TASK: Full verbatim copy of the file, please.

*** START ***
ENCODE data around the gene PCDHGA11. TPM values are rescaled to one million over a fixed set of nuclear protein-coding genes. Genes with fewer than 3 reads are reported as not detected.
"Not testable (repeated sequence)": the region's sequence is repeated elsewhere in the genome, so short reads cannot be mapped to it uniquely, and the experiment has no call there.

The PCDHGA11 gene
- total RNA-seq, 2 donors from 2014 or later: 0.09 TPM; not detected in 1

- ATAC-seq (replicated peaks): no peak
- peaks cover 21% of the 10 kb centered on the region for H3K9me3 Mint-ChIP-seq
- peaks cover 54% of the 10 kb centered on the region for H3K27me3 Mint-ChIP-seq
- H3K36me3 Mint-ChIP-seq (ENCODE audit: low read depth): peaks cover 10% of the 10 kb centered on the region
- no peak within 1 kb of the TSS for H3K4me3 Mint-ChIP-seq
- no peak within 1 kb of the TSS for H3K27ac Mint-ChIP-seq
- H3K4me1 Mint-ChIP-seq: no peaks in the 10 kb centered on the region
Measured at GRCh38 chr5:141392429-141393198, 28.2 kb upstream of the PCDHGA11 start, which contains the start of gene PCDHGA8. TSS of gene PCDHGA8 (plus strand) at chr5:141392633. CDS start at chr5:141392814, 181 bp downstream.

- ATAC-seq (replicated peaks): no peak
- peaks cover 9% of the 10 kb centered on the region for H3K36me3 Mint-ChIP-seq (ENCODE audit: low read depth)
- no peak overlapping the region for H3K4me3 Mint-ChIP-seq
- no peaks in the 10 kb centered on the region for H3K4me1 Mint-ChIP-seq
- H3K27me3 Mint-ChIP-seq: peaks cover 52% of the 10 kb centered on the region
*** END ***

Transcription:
ENCODE data around the gene PCDHGA11. TPM values are rescaled to one million over a fixed set of nuclear protein-coding genes. Genes with fewer than 3 reads are reported as not detected.
"Not testable (repeated sequence)": the region's sequence is repeated elsewhere in the genome, so short reads cannot be mapped to it uniquely, and the experiment has no call there.

The PCDHGA11 gene
- total RNA-seq, 2 donors from 2014 or later: 0.09 TPM; not detected in 1

- ATAC-seq (replicated peaks): no peak
- peaks cover 21% of the 10 kb centered on the region for H3K9me3 Mint-ChIP-seq
- peaks cover 54% of the 10 kb centered on the region for H3K27me3 Mint-ChIP-seq
- H3K36me3 Mint-ChIP-seq (ENCODE audit: low read depth): peaks cover 10% of the 10 kb centered on the region
- no peak within 1 kb of the TSS for H3K4me3 Mint-ChIP-seq
- no peak within 1 kb of the TSS for H3K27ac Mint-ChIP-seq
- H3K4me1 Mint-ChIP-seq: no peaks in the 10 kb centered on the region
Measured at GRCh38 chr5:141392429-141393198, 28.2 kb upstream of the PCDHGA11 start, which contains the start of gene PCDHGA8. TSS of gene PCDHGA8 (plus strand) at chr5:141392633. CDS start at chr5:141392814, 181 bp downstream.

- ATAC-seq (replicated peaks): no peak
- peaks cover 9% of the 10 kb centered on the region for H3K36me3 Mint-ChIP-seq (ENCODE audit: low read depth)
- no peak overlapping the region for H3K4me3 Mint-ChIP-seq
- no peaks in the 10 kb centered on the region for H3K4me1 Mint-ChIP-seq
- H3K27me3 Mint-ChIP-seq: peaks cover 52% of the 10 kb centered on the region